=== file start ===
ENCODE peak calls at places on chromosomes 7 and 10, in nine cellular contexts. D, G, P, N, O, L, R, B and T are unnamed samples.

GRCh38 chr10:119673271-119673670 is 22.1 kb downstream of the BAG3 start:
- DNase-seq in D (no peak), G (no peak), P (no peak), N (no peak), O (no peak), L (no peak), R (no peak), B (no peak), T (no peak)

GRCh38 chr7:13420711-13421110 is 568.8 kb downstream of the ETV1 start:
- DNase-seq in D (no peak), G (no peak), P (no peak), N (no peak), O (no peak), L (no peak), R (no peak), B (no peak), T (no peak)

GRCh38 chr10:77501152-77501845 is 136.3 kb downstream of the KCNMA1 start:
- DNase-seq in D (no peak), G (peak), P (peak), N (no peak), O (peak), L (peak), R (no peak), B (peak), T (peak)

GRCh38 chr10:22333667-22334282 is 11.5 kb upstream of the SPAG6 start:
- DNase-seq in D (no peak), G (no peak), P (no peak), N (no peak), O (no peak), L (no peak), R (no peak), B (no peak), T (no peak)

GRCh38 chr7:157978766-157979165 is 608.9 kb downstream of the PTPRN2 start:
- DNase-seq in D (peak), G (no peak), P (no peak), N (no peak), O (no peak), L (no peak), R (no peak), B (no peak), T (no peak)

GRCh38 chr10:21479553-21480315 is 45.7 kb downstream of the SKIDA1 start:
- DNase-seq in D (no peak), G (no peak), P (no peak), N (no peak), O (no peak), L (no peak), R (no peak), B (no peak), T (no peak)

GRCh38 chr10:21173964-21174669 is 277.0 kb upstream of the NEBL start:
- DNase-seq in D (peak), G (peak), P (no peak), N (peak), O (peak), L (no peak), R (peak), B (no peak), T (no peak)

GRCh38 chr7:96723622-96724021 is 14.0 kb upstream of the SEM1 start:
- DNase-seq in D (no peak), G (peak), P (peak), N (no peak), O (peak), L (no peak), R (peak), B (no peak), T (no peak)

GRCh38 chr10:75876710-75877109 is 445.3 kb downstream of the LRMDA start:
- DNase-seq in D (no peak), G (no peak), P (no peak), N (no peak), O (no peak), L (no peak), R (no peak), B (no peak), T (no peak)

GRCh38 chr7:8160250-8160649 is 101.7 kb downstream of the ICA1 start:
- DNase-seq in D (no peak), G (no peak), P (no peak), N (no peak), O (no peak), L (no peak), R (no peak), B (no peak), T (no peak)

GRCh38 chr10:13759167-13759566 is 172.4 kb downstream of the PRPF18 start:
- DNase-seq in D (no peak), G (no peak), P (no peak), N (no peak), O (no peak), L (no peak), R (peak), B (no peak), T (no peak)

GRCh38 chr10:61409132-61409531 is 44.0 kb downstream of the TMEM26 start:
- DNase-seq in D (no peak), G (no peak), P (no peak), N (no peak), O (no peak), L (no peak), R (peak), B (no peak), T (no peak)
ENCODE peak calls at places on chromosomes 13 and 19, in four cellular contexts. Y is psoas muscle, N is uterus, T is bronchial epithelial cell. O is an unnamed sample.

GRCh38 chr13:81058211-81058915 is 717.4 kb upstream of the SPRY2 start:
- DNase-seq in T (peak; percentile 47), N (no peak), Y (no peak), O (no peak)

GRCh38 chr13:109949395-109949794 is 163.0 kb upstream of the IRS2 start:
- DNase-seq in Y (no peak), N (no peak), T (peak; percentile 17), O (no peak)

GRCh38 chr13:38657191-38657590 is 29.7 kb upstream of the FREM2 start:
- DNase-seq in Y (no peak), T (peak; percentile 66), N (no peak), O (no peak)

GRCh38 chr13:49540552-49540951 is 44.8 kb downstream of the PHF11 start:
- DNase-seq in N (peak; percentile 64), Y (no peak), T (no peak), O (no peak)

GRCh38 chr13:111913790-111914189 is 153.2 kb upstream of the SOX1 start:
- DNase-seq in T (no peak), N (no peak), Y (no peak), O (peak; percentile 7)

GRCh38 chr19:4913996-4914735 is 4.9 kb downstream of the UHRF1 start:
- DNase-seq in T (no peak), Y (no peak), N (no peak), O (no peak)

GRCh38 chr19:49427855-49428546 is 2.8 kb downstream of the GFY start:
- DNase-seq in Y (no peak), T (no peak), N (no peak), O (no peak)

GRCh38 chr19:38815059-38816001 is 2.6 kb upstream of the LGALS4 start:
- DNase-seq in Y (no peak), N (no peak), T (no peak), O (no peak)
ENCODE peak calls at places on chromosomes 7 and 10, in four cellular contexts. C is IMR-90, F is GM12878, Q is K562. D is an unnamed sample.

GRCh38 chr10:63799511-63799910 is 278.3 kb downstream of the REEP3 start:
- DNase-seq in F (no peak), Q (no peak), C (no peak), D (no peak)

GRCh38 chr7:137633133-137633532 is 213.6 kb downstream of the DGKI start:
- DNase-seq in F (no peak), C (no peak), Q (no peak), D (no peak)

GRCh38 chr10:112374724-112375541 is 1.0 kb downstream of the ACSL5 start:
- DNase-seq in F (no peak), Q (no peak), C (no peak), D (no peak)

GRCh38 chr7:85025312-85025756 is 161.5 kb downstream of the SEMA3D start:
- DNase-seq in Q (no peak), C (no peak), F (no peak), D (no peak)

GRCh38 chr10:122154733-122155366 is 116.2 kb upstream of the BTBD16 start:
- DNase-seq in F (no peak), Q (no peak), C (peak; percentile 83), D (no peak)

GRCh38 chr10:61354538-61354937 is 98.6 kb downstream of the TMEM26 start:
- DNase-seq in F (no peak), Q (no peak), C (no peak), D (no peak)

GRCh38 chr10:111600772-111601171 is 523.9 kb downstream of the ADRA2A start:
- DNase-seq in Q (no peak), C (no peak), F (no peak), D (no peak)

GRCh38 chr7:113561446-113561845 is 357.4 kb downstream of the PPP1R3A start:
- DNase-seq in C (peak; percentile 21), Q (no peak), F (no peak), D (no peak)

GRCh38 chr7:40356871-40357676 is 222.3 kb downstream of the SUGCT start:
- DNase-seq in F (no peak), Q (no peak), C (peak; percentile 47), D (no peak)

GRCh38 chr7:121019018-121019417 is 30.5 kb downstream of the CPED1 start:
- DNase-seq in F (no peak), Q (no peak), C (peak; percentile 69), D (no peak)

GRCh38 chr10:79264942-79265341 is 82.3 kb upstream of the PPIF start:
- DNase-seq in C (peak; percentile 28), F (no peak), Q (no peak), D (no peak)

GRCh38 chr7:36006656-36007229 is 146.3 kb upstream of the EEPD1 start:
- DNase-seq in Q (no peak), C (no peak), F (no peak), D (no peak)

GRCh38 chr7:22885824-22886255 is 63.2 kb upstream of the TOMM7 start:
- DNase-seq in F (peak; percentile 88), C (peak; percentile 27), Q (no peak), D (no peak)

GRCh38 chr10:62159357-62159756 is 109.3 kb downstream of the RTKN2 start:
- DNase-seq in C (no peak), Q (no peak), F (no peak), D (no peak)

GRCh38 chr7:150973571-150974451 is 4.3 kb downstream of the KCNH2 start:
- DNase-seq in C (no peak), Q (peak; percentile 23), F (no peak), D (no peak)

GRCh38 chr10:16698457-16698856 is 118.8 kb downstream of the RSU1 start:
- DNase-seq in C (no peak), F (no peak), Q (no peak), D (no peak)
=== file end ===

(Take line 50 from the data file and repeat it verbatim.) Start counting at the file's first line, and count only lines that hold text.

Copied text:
GRCh38 chr7:85025312-85025756 is 161.5 kb downstream of the SEMA3D start: